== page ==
Posted on Mar 23,2018
Connor was a 3-month-old baby with a bad cough. His pediatrician suspected RSV, a common illness in young kids. Testing revealed the real culprit: cystic fibrosis. Now 13, he has been receiving care at the Cystic Fibrosis Center at Johns Hopkins All Children’s Hospital ever since that diagnosis.
Posted on Mar 22,2018
After Hurricane Maria destroyed Candida Reyes-Rodriguez’s Puerto Rican town and nursing job, she packed up her family and moved to St. Petersburg, FL where she joined the Johns Hopkins All Children’s team as a nurse in the neonatal intensive care unit.
Posted on Mar 21,2018
A family with professional ties to Johns Hopkins All Children’s Hospital has a personal health scare that teaches them what it means to be on the receiving end of patient care.
Posted on Mar 20,2018
Bullying is a serious issue that affects 75 percent of kids at some point between kindergarten and 12th grade. This can be very troubling for parents and caregivers, but there are things you can do to help a child who is a victim or committer of bullying. Melissa Faith, Ph.D., ABPP, a clinical pediatric psychologist and board-certified specialist in clinical child and adolescent psychology at Johns Hopkins All Children’s Hospital, offers tips for families.
Posted on Mar 19,2018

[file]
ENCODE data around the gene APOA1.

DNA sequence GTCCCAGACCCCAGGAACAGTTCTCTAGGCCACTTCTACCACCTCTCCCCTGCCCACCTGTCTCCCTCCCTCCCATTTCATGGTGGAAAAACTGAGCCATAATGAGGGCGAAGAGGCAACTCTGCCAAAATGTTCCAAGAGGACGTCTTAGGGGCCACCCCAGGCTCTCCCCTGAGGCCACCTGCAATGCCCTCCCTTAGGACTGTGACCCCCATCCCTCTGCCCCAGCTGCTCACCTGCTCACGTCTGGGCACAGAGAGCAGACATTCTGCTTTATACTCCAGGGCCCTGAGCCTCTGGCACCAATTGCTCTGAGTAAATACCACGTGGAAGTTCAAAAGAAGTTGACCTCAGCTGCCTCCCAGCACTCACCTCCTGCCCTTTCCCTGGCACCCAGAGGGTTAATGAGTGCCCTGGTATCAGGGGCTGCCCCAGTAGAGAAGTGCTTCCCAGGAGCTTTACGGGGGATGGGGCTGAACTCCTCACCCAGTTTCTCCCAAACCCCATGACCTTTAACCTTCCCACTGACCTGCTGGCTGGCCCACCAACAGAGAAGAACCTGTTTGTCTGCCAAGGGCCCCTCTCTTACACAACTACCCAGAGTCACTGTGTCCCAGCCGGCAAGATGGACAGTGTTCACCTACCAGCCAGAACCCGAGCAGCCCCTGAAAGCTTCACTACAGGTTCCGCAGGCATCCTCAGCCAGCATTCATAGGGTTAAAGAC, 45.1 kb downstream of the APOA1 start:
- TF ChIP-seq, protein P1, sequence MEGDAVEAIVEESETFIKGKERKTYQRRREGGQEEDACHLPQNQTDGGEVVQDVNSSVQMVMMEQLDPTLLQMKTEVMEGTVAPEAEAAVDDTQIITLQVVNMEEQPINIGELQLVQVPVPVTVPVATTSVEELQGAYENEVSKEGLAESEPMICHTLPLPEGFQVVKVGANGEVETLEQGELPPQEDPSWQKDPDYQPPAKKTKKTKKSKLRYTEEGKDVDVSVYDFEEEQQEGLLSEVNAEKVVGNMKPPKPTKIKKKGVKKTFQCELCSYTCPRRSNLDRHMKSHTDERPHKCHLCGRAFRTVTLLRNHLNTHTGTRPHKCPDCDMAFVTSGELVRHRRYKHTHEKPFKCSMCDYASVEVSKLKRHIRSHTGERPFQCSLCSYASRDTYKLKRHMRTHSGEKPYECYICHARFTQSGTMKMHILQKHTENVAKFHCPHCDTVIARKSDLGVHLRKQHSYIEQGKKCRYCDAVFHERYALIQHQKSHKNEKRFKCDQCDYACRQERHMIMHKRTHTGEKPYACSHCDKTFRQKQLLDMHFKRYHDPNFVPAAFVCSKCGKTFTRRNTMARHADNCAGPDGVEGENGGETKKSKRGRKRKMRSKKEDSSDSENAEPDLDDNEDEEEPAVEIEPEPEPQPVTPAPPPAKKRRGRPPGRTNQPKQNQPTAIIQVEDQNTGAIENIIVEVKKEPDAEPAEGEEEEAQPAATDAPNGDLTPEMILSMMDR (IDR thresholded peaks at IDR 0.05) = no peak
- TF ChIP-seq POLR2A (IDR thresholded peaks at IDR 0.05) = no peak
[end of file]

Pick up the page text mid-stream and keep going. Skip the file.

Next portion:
The pediatric residents at Johns Hopkins All Children’s Hospital have developed an advocacy project focusing on access to health care. Their campaign focuses on advocating for four different vulnerable populations. Alana Koehler, M.D., a pediatric resident at Johns Hopkins All Children’s, joined Rachel Dawkins, M.D., to discuss the needs of children in foster care.
Posted on Mar 16,2018
More than a thousand students from across the country applied to join the pediatric residency program at Johns Hopkins All Children’s Hospital. On Friday, the National Resident Matching Program announced who will join Johns Hopkins All Children’s in July 2018 as the next class of residents.
Posted on Mar 15,2018
85 percent of women make the health care decisions in households in the United States, and that is why Johns Hopkins All Children’s Hospital joins forces each year with Johns Hopkins Medicine in Baltimore for A Woman’s Journey. The annual three-day women’s health event empowers women to take their health into their own hands, because healthy families start with mom.
Posted on Mar 12,2018
This week is National Sleep Awareness Week. It’s important for everyone to get a good night’s rest but even more important for children. Rachel Dawkins, M.D., with Johns Hopkins All Children’s Hospital talks about the importance of sleep for kids.
Posted on Mar 08,2018
The opportunity to sit down and have in-depth conversations with career physicians, lawyers and even financial planners is rare for a resident, but at Johns Hopkins All Children’s Hospital, it has been an extremely popular annual event for more than a decade.
Posted on Mar 06,2018
A normal day as a housekeeper at Johns Hopkins All Children’s Hospital doesn’t just consist of keeping the hospital pristine and clean. The job often goes much deeper–to a meaningful level of connecting with patients and families.
Posted on Mar 05,2018
Many of us have medicine cabinets stocked with old unused prescriptions in our homes. But when your home emergency happens, it always seems that you can’t find what you need. Patrick Mularoni, M.D., from Johns Hopkins All Children’s Hospital, explains what you should have on hand and what you should probably get rid of.